A VISIT to the unspoiled outer reaches of the Karpaz is the highlight of many a holiday, and the photos of sweeping white sands a perennial album favourite.
But for those venturing down to the photogenic Golden Beach recently, eager anticipation has turned to dismay, anger and disgust at the sight of mounds of debris lying in the dunes after the area's wooden chalets were knocked down. Not to mention other detritus from visitors no longer able to avail themselves of the accommodation and toilet facilities they once offered.
While some who remembered the Karpaz before the advent of the seaside bungalows bemoaned their proliferation, they were beloved by many who enjoyed them as an eco-friendly retreat.
Love 'em or loathe 'em, though, there are some points of consensus: first, that their construction and continued operation had been unauthorised, as demonstrated by lawsuits culminating in the demolitions that began in July.
And more importantly now: that the resulting debris, piled up like some monstrous flotsam, is far worse than what stood there before.
It's the most bizarre approach to environmental stewardship. By all means take the punitive action sanctioned by the courts – but get straight in afterwards to clear the wreckage away. Bad enough, as we've already pointed out, that the closure and destruction of the bungalows took place during the height of the tourism season. But for the authorities to allow a virtual bombsite to be left behind is irresponsible in the extreme.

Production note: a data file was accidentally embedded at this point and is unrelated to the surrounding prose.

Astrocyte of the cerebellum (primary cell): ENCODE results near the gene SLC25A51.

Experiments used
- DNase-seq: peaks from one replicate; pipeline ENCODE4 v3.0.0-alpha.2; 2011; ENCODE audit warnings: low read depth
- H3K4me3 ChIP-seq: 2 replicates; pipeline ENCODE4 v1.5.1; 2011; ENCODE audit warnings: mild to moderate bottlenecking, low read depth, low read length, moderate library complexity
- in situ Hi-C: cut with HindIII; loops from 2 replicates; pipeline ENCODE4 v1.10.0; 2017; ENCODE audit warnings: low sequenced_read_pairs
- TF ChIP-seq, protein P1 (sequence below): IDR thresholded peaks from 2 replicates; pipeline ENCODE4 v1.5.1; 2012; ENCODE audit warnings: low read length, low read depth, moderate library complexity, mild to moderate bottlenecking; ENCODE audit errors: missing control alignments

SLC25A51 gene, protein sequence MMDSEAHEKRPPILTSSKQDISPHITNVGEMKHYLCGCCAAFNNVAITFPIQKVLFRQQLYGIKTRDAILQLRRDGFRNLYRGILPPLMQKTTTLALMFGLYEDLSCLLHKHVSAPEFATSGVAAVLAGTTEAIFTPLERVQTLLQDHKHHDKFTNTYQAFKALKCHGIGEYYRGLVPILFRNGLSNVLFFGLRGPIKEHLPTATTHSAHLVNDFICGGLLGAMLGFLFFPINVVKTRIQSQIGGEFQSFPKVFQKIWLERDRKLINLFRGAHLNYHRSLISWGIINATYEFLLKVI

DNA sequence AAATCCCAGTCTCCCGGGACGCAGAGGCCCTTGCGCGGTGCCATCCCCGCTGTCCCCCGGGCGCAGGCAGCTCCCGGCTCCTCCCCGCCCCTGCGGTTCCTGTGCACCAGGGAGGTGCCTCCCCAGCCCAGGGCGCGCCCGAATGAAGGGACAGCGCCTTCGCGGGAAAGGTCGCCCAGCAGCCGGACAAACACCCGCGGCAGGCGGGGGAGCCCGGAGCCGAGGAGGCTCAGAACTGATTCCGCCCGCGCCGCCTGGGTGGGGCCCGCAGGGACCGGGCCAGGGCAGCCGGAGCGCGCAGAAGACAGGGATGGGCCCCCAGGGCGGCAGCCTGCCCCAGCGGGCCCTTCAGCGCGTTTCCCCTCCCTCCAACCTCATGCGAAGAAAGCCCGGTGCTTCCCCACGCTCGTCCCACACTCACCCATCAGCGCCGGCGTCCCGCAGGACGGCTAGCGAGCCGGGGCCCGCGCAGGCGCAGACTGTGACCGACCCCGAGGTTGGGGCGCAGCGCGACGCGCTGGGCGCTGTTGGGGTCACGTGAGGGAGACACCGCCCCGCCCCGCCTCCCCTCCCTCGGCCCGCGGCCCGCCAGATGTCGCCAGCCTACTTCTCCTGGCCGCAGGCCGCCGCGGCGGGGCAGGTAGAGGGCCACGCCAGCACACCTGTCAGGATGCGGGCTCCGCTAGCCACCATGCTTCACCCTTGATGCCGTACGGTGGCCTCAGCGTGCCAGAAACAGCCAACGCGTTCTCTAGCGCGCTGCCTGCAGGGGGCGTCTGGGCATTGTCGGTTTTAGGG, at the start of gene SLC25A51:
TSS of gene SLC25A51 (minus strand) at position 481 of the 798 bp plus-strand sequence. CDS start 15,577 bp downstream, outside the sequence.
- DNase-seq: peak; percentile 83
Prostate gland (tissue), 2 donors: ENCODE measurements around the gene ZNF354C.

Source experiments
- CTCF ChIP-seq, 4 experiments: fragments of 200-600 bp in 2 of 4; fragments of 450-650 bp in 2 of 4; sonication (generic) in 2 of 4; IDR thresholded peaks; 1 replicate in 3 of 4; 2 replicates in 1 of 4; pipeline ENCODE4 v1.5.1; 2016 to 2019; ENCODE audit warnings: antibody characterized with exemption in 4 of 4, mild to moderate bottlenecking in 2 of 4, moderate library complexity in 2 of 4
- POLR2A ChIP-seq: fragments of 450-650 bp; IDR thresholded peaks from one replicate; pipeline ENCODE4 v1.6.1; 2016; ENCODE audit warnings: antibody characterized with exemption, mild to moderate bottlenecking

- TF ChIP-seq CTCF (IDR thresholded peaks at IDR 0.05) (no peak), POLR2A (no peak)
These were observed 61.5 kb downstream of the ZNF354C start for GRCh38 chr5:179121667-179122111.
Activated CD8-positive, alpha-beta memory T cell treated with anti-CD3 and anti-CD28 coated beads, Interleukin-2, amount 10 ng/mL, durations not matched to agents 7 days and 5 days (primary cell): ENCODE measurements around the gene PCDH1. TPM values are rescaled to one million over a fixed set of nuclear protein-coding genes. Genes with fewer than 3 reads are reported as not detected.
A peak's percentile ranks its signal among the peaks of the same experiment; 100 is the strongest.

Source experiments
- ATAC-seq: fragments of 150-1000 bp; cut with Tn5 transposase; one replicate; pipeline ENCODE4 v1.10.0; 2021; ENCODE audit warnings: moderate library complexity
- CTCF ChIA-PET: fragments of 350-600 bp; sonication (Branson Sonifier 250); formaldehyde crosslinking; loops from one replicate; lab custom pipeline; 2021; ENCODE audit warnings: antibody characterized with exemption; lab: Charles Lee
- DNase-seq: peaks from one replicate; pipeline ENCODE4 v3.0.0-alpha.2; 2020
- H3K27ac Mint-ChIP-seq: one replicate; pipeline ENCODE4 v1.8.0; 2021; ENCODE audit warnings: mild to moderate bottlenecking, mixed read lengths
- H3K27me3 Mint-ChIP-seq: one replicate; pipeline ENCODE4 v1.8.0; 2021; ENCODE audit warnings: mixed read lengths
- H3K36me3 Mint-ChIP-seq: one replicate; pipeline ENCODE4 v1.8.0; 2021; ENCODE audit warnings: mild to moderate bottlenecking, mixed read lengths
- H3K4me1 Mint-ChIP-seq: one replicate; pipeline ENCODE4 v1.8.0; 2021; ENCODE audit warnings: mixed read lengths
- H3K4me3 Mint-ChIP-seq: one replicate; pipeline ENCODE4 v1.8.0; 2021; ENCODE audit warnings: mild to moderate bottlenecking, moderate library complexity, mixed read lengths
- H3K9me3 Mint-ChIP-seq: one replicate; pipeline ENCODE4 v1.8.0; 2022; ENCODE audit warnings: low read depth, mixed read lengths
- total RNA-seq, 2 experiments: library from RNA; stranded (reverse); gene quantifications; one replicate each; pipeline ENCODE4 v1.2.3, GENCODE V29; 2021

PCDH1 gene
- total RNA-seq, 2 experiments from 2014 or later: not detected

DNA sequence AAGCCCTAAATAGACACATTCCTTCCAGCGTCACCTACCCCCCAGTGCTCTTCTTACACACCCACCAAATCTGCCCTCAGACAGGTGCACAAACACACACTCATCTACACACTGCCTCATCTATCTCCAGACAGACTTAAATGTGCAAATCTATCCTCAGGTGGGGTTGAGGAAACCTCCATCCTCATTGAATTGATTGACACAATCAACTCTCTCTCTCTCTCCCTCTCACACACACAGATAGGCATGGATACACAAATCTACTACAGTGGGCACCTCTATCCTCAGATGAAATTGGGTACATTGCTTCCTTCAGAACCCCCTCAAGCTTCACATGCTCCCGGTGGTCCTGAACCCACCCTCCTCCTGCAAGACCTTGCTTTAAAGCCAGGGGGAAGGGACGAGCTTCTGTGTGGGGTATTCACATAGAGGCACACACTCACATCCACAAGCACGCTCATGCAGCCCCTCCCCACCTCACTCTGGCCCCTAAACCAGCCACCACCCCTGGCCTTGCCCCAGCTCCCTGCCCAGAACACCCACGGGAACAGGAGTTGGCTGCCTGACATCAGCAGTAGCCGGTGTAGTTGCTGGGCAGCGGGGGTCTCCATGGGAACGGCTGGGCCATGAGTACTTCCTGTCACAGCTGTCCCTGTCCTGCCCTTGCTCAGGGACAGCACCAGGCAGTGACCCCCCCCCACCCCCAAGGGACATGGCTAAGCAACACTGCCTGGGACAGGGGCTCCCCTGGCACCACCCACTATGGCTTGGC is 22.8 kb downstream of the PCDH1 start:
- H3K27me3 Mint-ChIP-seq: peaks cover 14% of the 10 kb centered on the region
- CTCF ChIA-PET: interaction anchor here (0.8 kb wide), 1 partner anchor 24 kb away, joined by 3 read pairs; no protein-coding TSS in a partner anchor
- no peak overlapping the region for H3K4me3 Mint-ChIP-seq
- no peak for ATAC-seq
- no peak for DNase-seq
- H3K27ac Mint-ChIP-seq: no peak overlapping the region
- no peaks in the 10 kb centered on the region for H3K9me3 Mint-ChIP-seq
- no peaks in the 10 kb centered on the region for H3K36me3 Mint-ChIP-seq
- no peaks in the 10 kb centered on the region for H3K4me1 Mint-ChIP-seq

This all comes as speculation and concern mount about the government's intentions for the Karpaz – Golden Beach in particular – and imminent changes to the decree that has protected it, with talk of plans to build replacement toilets and other facilities where the wooden huts once stood.
For those who love the Karpaz, a senior environmental official's comment that the ruins “will be removed slowly as consultations continue . . . to draft new planning proposals” offers scant comfort.
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